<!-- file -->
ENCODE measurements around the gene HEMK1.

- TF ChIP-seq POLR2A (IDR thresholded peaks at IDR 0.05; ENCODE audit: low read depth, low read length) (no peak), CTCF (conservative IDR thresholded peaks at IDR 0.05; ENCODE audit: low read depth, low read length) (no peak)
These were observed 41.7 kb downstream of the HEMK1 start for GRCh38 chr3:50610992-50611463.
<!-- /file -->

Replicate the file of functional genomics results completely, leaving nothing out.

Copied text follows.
ENCODE measurements around the gene HEMK1.

- TF ChIP-seq POLR2A (IDR thresholded peaks at IDR 0.05; ENCODE audit: low read depth, low read length) (no peak), CTCF (conservative IDR thresholded peaks at IDR 0.05; ENCODE audit: low read depth, low read length) (no peak)
These were observed 41.7 kb downstream of the HEMK1 start for GRCh38 chr3:50610992-50611463.